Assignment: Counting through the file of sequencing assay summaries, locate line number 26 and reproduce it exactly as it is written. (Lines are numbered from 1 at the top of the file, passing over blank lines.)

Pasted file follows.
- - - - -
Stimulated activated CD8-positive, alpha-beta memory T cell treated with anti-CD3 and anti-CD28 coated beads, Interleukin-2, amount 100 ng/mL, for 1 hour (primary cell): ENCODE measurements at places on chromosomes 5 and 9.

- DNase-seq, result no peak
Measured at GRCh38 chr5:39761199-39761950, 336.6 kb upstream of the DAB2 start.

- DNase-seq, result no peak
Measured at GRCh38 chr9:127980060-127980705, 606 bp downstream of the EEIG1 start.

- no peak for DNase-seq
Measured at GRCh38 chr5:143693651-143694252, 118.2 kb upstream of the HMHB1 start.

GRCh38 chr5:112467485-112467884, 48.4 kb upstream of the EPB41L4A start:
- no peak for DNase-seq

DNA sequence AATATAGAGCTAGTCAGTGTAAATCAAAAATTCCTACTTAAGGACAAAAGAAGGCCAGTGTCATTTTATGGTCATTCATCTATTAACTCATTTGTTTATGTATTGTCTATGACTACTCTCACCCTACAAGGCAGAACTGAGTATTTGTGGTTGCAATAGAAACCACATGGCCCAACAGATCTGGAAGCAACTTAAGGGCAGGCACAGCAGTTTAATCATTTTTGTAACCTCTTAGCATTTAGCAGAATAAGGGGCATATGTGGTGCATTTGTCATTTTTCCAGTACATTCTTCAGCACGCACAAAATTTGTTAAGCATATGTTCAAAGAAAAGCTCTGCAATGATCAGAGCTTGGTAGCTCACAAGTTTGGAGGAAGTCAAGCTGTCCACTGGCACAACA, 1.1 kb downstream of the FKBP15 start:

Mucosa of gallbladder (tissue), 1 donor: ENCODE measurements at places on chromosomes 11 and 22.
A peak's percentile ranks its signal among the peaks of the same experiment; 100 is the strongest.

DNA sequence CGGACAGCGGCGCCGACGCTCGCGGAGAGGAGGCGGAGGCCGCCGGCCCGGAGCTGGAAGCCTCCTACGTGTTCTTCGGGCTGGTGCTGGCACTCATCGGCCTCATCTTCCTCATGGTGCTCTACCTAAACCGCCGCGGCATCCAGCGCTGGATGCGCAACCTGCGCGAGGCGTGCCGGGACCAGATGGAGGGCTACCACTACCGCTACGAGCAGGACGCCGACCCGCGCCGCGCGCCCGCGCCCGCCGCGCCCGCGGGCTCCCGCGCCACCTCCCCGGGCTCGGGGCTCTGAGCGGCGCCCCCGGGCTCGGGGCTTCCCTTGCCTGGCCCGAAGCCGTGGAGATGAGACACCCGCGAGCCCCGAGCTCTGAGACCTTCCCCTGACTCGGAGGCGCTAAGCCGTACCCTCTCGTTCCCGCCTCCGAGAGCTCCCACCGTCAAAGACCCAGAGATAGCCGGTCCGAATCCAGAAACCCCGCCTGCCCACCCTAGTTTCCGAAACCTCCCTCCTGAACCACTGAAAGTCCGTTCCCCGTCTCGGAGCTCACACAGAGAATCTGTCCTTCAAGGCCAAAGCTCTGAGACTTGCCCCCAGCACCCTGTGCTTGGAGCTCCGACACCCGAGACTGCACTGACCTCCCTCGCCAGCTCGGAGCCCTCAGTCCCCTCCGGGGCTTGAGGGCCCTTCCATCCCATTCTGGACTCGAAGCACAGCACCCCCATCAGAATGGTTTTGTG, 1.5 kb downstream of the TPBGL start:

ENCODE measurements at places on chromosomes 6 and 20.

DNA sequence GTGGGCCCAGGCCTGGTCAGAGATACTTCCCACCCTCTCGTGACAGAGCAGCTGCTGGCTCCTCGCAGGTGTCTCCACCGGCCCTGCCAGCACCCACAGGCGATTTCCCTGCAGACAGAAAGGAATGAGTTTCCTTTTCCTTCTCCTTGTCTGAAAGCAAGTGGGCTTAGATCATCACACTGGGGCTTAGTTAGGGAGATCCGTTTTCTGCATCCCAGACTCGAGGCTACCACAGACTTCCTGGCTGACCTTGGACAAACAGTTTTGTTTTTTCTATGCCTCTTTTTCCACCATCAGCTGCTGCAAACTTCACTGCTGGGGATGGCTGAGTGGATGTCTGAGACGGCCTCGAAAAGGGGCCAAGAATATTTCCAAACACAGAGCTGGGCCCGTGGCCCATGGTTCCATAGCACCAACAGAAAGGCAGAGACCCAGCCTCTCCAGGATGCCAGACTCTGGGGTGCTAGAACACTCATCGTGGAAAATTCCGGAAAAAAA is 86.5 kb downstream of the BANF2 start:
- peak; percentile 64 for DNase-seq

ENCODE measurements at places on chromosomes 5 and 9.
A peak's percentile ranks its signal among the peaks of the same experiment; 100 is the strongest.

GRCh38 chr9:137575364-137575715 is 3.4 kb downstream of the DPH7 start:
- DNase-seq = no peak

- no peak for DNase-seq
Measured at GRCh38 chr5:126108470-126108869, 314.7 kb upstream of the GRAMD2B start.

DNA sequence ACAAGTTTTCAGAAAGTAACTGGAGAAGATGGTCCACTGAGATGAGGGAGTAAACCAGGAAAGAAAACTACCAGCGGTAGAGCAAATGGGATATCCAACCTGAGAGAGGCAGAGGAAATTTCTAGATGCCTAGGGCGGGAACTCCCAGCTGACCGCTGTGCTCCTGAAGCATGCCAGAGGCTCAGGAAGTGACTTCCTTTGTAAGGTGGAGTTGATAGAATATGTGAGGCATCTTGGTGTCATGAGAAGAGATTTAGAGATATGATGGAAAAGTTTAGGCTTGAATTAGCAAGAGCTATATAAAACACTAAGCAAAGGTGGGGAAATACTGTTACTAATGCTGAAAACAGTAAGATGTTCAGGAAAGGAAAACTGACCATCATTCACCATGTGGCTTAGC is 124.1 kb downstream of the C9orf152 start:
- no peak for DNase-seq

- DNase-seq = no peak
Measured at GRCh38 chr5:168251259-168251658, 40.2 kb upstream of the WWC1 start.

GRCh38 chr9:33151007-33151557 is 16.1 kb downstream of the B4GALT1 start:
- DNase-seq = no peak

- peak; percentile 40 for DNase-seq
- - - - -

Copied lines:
Measured at GRCh38 chr5:168251259-168251658, 40.2 kb upstream of the WWC1 start.